As part of government efforts to address racism, Culture and Tourism Minister Ricardo Miranda unveiled details of a new Anti-Racism Community Grant Program on July 3 at the Native Friendship Centre in Slave Lake.
The grants are to help communities combat racial discrimination, foster acceptance and promote diversity and inclusion.
Miranda said the government had invested two million dollars into funding for anti-racism initiatives within the ministry of culture and tourism.
“Quite frankly, the colour of your skin should not determine your ability to succeed in this country or province,” he said.
Miranda explained that the $2 million would be distributed by grants up to $25,000 that could be matched by non-profit groups. He said the other part is that there are organizations that don’t have any funding at the moment, so the Ministry of Culture and Tourism is making grants up to $5,000 available to kick-start the work they are doing.
“One of Alberta’s greatest strengths is its diversity, and our government is committed to making life better for all Albertans by working to combat racism,” said Miranda. “Across Alberta, many community organizations are doing great work in taking action against racism and we want to help them do more.”
The grant will be divided into two streams: general community stream and stream directed at supporting anti-racism projects and initiatives that affect Alberta’s First Nations, Metis and Inuit peoples.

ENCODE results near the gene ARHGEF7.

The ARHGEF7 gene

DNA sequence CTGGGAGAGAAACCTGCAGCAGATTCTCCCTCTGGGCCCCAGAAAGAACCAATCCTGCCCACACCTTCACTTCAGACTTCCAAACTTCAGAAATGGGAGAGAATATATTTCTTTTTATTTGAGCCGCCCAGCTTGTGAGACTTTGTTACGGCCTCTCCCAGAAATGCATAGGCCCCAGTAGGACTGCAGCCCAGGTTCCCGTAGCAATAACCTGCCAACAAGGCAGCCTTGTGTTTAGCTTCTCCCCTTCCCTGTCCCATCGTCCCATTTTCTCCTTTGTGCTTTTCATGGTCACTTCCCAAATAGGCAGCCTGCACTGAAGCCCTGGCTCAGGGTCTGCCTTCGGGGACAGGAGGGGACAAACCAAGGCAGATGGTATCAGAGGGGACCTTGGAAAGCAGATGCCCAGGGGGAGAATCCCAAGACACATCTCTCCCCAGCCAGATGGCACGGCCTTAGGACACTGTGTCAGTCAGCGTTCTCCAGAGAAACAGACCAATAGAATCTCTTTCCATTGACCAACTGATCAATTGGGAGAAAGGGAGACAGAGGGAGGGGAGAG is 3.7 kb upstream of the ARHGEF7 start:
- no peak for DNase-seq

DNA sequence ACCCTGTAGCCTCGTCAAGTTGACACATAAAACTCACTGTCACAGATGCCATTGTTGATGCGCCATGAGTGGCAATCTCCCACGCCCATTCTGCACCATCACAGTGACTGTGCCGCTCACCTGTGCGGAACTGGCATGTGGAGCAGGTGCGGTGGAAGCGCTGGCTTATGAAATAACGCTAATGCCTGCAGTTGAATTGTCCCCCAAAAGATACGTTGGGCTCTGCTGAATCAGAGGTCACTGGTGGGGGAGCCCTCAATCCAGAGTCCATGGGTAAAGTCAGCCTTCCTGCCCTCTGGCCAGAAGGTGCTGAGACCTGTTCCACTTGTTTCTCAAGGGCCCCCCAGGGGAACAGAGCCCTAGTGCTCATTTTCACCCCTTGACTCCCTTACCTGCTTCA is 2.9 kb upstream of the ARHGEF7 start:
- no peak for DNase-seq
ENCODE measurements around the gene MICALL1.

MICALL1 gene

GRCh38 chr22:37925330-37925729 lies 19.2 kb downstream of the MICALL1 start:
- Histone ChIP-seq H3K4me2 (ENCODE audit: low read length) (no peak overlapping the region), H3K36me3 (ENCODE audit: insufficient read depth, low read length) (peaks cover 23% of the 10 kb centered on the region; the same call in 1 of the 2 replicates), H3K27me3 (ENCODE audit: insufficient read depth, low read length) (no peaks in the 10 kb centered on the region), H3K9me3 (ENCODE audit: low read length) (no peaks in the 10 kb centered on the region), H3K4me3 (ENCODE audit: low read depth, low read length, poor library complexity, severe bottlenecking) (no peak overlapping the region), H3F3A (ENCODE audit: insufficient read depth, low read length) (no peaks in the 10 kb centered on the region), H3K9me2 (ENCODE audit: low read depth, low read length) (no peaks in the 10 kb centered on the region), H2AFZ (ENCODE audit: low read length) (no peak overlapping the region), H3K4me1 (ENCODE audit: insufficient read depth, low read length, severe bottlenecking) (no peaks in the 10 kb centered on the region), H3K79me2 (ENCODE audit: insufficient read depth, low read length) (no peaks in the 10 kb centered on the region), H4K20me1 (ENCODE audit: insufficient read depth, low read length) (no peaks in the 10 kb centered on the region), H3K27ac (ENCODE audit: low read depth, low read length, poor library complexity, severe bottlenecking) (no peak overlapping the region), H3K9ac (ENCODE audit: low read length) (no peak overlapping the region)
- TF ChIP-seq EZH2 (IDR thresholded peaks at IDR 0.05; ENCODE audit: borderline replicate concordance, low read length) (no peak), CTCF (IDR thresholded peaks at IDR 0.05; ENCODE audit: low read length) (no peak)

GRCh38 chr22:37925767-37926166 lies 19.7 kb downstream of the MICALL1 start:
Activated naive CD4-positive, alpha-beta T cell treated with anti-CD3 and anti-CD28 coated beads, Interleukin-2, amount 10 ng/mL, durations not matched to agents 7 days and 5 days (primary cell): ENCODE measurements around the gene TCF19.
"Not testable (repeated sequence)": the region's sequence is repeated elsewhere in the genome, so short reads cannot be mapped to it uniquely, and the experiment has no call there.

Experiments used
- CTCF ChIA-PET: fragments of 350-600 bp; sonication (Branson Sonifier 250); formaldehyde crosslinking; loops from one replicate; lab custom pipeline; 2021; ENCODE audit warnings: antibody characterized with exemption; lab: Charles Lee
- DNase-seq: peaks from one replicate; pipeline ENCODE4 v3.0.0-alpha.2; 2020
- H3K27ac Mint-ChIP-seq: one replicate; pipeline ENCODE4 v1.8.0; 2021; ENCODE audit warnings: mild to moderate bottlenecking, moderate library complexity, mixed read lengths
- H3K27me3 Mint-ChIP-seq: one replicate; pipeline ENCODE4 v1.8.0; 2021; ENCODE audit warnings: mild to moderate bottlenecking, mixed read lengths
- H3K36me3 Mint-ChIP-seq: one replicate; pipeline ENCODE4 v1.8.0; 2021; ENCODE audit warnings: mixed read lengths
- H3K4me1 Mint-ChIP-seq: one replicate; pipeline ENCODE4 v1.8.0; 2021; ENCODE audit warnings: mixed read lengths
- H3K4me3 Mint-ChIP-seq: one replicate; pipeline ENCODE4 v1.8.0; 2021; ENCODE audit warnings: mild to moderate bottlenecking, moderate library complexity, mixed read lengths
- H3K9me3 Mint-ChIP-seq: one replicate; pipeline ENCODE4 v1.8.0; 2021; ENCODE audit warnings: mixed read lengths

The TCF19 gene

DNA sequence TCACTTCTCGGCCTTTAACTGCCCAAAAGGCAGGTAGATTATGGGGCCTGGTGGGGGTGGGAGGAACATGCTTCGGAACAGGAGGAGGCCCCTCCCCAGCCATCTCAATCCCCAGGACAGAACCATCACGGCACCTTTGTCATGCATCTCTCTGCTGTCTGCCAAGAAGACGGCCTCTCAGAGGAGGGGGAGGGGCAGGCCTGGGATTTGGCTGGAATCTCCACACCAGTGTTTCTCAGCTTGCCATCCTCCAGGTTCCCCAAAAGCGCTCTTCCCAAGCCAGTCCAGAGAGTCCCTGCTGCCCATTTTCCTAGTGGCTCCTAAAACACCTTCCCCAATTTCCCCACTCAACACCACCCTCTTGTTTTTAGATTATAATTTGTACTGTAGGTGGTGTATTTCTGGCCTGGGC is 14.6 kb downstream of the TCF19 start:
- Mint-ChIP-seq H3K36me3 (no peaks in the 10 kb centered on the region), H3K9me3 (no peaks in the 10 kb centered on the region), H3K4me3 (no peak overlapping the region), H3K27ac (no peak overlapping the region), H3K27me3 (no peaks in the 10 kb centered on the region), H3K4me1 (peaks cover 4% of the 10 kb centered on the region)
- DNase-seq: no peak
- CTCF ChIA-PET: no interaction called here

“We need to continually combat racism, ignorance and fear and take steps to understand one another better,” said Lesser Slave Lake MLA Danielle Larivee.
Larivee explained how it is particularly important in Lesser Slave Lake, because there are three Metis Settlements and 12 First Nation Settlements that have been in the region for untold generations; Lesser Slave Lake also has many new Canadians from around the world.
“This is a beautiful country with many opportunities,” said Larivee, “but we all know those opportunities aren’t the same for everyone and that is not okay.”
Larivee said she thinks it’s fitting that the Native Friendship Centre was chosen for the big announcement.
“The Native Friendship Centre is a centre started by community members and I think this organization knows about challenges, inequalities, and about the fact that life is unfair, but its right there in the name; friendship is the key to making life better for those who need it most.”
Barb Courtorielle, the Executive Director of the Friendship Centre, said she was very glad it was chosen for the announcement.
“We face racism quite a bit at the Slave Lake Native Friendship Centre,” she said. “We work with the homeless quite a bit, and they are about 98 per cent Aboriginal, and so we deal with racism constantly, and so we are here for them we support them the best we can.”
Courtorielle said there are also children facing racism in schools.
“It has been there since I was in school and it’s still there, so we need to teach schools about racism, My granddaughter graduated an moved to the city, and we had to go get her and bring her back because of racism.”
Courtorielle said she is glad something is now being done to help.
Friendship Centre Executive Director Barb Courtorielle makes some remarks at the racism funding announcement. On the right is Culture & Tourism Minister Ricardo Miranda. Elder Mary Brown is seated.